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U.S. Navy's ALMDS reaches initial operating capability

By
Ryan Maass
The U.S. Navy's AN/AES-1 Airborne Laser Mine Detection System is designed to identify naval threats in sea lanes and littoral zones. Pictured: An AN/AES-1 ALMDS pod integrated with an MH-60S Seahawk helicopter. Photo courtesy of Northrop Grumman
The U.S. Navy's AN/AES-1 Airborne Laser Mine Detection System is designed to identify naval threats in sea lanes and littoral zones. Pictured: An AN/AES-1 ALMDS pod integrated with an MH-60S Seahawk helicopter. Photo courtesy of Northrop Grumman

MELBOURNE, Fla., Jan. 13 (UPI) -- Northrop Grumman's AN/AES-1 Airborne Laser Mine Detection System has achieved initial operational capability with the U.S. Navy.

The Airborne Laser Mine Detection System, or ALMDS, is a sensor pod manufactured by Northrop Grumman to improve mine detection capabilities for naval platforms. Company officials say the delivery of the system will make Navy personnel safer during deployment.

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"With Initial Operational Capability, the ALMDS program has delivered a new and important capability to the Navy and to our nation -- the first of its kind for mine warfare," assistant program manager Erik Maskelony said in a press release.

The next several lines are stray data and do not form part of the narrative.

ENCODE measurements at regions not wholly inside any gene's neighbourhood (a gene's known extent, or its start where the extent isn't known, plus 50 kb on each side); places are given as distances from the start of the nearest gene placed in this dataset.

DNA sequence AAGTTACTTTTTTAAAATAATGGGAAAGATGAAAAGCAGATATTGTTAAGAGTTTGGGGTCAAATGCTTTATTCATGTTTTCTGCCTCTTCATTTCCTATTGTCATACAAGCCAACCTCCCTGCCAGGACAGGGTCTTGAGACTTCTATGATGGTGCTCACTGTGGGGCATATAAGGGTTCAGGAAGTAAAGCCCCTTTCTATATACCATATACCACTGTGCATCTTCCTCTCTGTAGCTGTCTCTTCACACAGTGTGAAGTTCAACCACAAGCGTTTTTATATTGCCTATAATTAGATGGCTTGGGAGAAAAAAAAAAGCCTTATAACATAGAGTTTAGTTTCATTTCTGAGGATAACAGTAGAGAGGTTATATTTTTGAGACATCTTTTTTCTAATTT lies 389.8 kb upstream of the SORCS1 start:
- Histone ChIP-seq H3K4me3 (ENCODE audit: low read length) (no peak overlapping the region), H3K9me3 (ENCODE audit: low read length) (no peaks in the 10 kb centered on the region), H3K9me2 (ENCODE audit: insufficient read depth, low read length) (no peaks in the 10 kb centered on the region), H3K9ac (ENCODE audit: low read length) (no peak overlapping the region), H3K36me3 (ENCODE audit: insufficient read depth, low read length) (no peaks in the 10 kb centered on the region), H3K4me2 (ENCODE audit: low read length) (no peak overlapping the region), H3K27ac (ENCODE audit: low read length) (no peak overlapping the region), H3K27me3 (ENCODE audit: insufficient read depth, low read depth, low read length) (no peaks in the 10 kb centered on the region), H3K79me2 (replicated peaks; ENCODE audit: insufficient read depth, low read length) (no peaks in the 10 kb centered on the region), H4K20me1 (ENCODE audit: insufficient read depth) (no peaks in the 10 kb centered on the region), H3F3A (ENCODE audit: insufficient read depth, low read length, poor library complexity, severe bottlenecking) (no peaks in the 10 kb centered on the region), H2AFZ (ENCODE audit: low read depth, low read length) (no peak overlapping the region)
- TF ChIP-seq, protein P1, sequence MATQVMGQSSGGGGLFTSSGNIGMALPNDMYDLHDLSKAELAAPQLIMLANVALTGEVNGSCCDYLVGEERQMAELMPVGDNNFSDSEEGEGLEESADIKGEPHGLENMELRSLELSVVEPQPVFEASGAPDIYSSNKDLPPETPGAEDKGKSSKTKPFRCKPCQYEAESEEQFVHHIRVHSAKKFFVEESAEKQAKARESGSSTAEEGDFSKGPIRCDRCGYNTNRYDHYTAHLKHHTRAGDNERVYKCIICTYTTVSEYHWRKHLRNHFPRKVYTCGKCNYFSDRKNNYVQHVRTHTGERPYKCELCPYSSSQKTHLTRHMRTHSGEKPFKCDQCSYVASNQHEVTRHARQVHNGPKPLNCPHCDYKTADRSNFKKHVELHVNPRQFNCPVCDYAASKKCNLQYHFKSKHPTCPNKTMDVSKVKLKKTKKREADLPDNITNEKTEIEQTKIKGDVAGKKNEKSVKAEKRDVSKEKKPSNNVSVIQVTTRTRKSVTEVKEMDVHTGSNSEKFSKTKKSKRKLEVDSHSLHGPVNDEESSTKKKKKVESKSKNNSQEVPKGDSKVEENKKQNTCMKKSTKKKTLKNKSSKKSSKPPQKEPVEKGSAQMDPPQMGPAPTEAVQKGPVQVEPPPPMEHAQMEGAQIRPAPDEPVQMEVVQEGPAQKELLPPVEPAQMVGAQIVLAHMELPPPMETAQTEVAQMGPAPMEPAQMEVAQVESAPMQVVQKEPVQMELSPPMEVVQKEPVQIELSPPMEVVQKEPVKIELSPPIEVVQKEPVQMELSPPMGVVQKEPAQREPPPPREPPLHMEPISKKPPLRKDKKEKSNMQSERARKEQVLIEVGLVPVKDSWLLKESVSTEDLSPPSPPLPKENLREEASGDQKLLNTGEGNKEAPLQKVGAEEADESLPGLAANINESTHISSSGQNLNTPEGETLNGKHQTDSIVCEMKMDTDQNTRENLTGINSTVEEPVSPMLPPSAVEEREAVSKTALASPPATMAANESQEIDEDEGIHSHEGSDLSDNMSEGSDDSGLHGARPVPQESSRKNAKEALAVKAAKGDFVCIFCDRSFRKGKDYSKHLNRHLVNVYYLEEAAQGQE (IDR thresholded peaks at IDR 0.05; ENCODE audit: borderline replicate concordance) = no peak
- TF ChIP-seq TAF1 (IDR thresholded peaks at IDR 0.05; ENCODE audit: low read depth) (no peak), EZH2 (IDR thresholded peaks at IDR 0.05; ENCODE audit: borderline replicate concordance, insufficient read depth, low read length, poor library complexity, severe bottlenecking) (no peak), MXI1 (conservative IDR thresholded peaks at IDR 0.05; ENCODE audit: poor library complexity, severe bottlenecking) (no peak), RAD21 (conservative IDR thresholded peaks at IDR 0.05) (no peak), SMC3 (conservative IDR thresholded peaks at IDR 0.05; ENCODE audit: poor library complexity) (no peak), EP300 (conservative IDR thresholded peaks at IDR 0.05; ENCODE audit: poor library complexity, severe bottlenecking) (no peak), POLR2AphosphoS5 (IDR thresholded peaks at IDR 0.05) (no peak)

The ALMDS is a sensor pod designed to integrate with naval-deployed rotary-wing aircraft. The pod uses laser technology to scan and detect naval mines.

"Using forward motion of the aircraft, ALMDS' pulsed laser light generates 3-D images of the near-surface volume to detect, classify and localize near-surface moored sea mines," Northrop Grumman directed energy vice president Mark Skinner added. "Highly accurate in day or night operations, the untethered ALMDS sensor conducts rapid wide-area searches with high accuracy."

The product has been demonstrated on a UH-60M Black Hawk helicopter in addition to an MH-60 Seahawk, but can be installed on other aircraft types.

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